In this episode, I talk to Joanna Mason, P.E., a senior project manager at Schnabel Geostructural Design & Construction, about the challenges and best practices of managing complex construction projects, covering topics ranging from communication and coordination with stakeholders to ensuring project success within budget and timeline constraints. Joanna also shares her expertise in documenting and mitigating risks and how she ensures safety measures are in place to keep people safe and productive while on the job.
***You can view the video version of this episode here.***
Here Are Some of the Questions I Ask Joanna:
- What major challenges did you face when managing larger geotechnical projects, and how did you address them?
- Can you talk about your experience in effectively managing stakeholder communication for geotechnical projects?
- Can you explain your approach to documenting and mitigating expense risks in geotechnical projects, particularly when encountering challenges like unknown utilities or unexpected foundations?
- What key factors contribute to the success of projects that are completed on time and within budget? In addition, based on your experience, what measures are essential to achieving this outcome?
- What best practices or recommendations do you have for project managers in effectively managing both internal and external resources?
- What is the role of safety in managing large geotechnical projects, and how do you ensure the implementation of safety engineering controls to maintain both productivity and the well-being of everyone involved?
- How do you effectively balance the requirements of your projects with the concerns of the surrounding community and the environment?
- Can you share an example of a challenging geotechnical project you managed, the difficulties you faced, and how you successfully navigated and resolved them?
Here Are Some Key Points Discussed in This Episode About the Challenges and Best Practices for Managing Complex Construction Projects:
- One of the key challenges in managing larger geotechnical projects is dealing with unforeseen conditions not mentioned in the initial reports, such as old foundations and varying underground water conditions, which require adjustments to initial assumptions and design parameters. The extensive document reading involved in sifting through geotechnical reports and making cost-efficient design decisions also adds to the complexity of the task.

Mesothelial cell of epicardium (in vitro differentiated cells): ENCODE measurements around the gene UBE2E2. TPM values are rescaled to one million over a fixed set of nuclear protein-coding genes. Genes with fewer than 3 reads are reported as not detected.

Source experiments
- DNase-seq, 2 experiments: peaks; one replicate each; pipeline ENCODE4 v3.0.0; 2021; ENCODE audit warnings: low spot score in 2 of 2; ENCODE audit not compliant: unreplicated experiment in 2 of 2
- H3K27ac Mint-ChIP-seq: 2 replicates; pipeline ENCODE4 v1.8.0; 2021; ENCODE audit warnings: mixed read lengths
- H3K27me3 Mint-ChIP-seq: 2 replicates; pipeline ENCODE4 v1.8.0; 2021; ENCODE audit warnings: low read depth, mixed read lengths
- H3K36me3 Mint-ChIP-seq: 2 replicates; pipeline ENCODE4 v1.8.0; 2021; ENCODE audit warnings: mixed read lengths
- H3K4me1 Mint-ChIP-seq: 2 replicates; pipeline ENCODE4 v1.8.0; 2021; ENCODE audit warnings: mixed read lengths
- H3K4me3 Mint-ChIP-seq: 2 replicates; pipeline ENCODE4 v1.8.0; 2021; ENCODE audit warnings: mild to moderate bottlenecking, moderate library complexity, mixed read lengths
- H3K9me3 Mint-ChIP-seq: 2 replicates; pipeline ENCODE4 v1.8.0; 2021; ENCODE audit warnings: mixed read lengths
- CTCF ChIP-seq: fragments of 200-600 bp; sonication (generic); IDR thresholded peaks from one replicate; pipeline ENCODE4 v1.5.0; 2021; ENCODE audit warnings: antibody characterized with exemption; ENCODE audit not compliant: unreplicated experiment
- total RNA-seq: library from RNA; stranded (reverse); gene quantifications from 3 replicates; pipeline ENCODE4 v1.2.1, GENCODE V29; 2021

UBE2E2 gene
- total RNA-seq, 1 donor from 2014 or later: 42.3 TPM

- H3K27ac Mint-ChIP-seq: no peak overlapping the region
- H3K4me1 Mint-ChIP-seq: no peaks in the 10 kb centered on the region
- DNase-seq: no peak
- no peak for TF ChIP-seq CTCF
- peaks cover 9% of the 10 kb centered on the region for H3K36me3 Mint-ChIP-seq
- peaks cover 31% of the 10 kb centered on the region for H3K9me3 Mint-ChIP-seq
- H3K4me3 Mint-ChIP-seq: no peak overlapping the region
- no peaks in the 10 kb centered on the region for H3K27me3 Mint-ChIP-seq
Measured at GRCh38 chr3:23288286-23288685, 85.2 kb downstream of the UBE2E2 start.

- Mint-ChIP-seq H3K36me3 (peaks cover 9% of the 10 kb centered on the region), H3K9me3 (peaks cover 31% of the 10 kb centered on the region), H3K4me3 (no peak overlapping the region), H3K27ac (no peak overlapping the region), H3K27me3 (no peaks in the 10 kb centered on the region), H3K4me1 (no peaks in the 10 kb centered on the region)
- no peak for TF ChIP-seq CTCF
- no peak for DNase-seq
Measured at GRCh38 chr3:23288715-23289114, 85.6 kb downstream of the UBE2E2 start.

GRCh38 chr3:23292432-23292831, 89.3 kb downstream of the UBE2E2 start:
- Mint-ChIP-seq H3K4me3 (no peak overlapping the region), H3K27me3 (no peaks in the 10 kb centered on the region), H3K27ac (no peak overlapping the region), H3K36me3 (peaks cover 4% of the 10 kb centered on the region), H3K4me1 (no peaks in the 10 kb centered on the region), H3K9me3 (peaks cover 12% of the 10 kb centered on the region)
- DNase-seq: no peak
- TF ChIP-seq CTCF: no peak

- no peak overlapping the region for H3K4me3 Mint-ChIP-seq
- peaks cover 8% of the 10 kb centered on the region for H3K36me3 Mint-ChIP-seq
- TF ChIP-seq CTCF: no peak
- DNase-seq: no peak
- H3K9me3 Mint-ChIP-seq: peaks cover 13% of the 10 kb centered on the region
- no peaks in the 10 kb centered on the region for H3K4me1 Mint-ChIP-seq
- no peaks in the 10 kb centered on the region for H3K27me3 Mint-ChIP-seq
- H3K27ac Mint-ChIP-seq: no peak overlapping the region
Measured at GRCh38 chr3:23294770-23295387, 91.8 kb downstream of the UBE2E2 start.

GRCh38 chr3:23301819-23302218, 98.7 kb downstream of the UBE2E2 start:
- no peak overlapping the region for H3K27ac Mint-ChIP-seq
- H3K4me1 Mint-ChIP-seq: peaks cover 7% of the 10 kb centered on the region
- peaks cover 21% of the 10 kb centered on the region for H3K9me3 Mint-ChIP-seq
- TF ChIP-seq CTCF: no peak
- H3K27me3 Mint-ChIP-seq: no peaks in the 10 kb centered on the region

- Effectively managing stakeholder communication in geotechnical projects involves transparent relationships, clear expectations, navigating inspections, and educating stakeholders on unique geotechnical considerations, regional variations, and project complexities.
- Effectively mitigating expense risks in geotechnical projects involves promptly identifying and notifying clients of change conditions, estimating additional costs, seeking early buy-in, and collaborating to find solutions, ultimately mitigating risks and minimizing expenses.
- The key factors contributing to successful projects that are completed on time and within budget include effectively managing priorities, tackling the most impactful tasks first, utilizing available company resources and references, being confident and knowledgeable in addressing questions, and recognizing the evolving nature of the relatively new specialty geotechnical industry.
- Planning plays a crucial role in effectively managing internal and external resources, allowing project managers to anticipate and address challenges, such as material lead times, industry changes, inflation, and labor shortages, while also emphasizing the importance of trust in the day-to-day managers and superintendents who handle personnel management, making them a valuable resource for successful project execution.
- To cultivate a strong safety culture in large geotechnical projects, it is important to prioritize clean and organized job sites, comply with safety regulations, use specialized equipment, provide appropriate personal protective equipment, and promote a collaborative environment where individuals look out for each other’s safety.
- Balancing project needs with community and environmental concerns requires effective communication and addressing worries about noise, dust, and vibrations through mitigation measures, such as using water for dust control and employing quieter construction methods. Adapting to community feedback, prioritizing safety, and minimizing disruptions in urban areas are essential considerations in this process.
- During a challenging project in an old rail yard in Alexandria, VA, Joanna encountered numerous failed tiebacks due to incorrect grouting techniques by their driller. This led to questioning from the client and the need to reinstall all tiebacks quickly. Joanna took ownership of the mistake, prioritized resources from other projects, and focused on finding the real problem. Ensuring a high-quality end product was essential, considering the safety of the public who would walk on the sidewalks nearby.
More Details in This Episode…
About Joanna Mason, P.E.
Joanna Mason, P.E., is a senior project manager at Schnabel Geostructural Design & Construction. She has 16 years of experience in the heavy civil industry specializing in the design and construction of excavation support systems and deep foundation elements. In her current position at Schnabel, she manages large projects and assists in the business development of the mid-Atlantic market.
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To your success,
Anthony Fasano, P.E., LEED AP
Engineering Management Institute
Author of Engineer Your Own Success